Risk aversion strengthened on CEE markets ahead of the payroll data in the US today. Currencies weakened with the forint and the zloty losing about 1% against the euro, while bond markets were mixed. The situation in Hungary is the riskiest in our view due to its large Swiss franc debt amounting to 16% of GDP. Its growth rate is also fully depending on external demand, which has been hit by the slowdown on developed markets, thus the risk of a slower growth rate is also the highest here. The only good thing is the government’s strong commitment to lower the budget deficit level to 2.5% of GDP in 2012, which is sufficient to lower the public debt further unless growth slows down to 1% or lower. The market has priced in recently some 25bps of rate reduction for the next 6-months in Hungary, which may not happen if the forint continues to weaken below the key 275.00 level. The renewed CHF strength is putting the forint under pressure again. On this basis we think that the HUF is the riskiest currency in the region and Hungarian bonds are also vulnerable to the risk of a deeper global slowdown.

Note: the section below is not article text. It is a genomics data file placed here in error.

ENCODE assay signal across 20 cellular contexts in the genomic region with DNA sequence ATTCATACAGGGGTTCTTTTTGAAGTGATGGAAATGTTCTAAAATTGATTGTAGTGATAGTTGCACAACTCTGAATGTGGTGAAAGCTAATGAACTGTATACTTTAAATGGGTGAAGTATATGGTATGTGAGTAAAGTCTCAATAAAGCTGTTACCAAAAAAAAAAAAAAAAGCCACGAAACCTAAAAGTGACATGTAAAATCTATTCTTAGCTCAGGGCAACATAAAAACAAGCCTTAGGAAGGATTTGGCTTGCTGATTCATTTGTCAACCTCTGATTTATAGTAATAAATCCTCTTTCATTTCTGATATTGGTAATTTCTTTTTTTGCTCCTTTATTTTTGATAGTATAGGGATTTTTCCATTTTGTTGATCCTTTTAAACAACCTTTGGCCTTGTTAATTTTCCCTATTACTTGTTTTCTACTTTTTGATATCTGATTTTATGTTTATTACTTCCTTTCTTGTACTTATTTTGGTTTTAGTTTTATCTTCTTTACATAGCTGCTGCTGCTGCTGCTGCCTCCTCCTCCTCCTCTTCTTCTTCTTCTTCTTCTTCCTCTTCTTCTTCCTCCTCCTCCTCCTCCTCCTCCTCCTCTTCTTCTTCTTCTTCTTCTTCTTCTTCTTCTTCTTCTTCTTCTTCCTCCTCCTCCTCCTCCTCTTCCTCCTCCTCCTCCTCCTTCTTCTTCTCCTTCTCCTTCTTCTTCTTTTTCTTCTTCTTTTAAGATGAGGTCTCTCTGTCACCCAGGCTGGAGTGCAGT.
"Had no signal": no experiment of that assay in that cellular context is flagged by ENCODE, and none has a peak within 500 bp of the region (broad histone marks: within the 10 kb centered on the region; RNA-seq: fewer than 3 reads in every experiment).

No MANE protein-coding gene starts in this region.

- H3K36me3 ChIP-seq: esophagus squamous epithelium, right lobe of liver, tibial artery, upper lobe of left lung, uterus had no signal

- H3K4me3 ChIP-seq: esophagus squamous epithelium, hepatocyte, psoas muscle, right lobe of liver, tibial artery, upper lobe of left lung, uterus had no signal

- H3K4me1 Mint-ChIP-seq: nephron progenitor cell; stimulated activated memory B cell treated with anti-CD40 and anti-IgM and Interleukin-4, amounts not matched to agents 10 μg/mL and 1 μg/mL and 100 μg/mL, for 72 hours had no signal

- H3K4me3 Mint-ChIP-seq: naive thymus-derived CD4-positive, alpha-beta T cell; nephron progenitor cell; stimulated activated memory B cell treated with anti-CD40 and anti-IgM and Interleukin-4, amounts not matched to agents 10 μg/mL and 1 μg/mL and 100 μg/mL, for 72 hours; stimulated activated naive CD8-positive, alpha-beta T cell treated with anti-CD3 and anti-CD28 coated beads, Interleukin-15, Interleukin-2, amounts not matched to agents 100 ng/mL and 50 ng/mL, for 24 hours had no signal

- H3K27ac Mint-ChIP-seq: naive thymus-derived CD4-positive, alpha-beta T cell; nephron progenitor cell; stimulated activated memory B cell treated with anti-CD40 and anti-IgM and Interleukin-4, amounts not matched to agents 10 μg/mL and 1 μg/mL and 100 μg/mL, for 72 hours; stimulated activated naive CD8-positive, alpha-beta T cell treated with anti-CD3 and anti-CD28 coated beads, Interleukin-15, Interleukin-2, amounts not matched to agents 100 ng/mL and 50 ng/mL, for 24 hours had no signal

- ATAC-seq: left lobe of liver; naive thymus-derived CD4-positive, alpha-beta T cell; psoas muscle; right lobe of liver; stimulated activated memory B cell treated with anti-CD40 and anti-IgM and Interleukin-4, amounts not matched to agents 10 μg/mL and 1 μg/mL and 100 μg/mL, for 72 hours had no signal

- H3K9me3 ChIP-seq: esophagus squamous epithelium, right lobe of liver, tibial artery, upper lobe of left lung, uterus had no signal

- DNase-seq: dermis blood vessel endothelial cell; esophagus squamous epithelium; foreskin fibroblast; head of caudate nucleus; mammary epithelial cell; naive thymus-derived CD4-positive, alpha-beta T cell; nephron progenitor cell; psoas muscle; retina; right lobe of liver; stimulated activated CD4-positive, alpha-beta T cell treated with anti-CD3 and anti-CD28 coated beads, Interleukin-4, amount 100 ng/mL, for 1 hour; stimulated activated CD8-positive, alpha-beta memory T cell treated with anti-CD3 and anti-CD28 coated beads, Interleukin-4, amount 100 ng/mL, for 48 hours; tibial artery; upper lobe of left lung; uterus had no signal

On the data front, Czech Republic posted a weaker-than-expected fall of retail sales to -1.7% Y/Y. Lack of domestic demand side pressure on inflation means that probability of a rate hike has become very low and the base rate could be maintained at 0.75% for several months.
The Czech Finance Ministry also released its bond issuance plan for the last quarter of the year. It indicated CZK50bn domestic bond supply, which probably implies no eurobond issuance if the budget fulfillls its original targets. This is different from recent official comments, which indicated that it might come in two months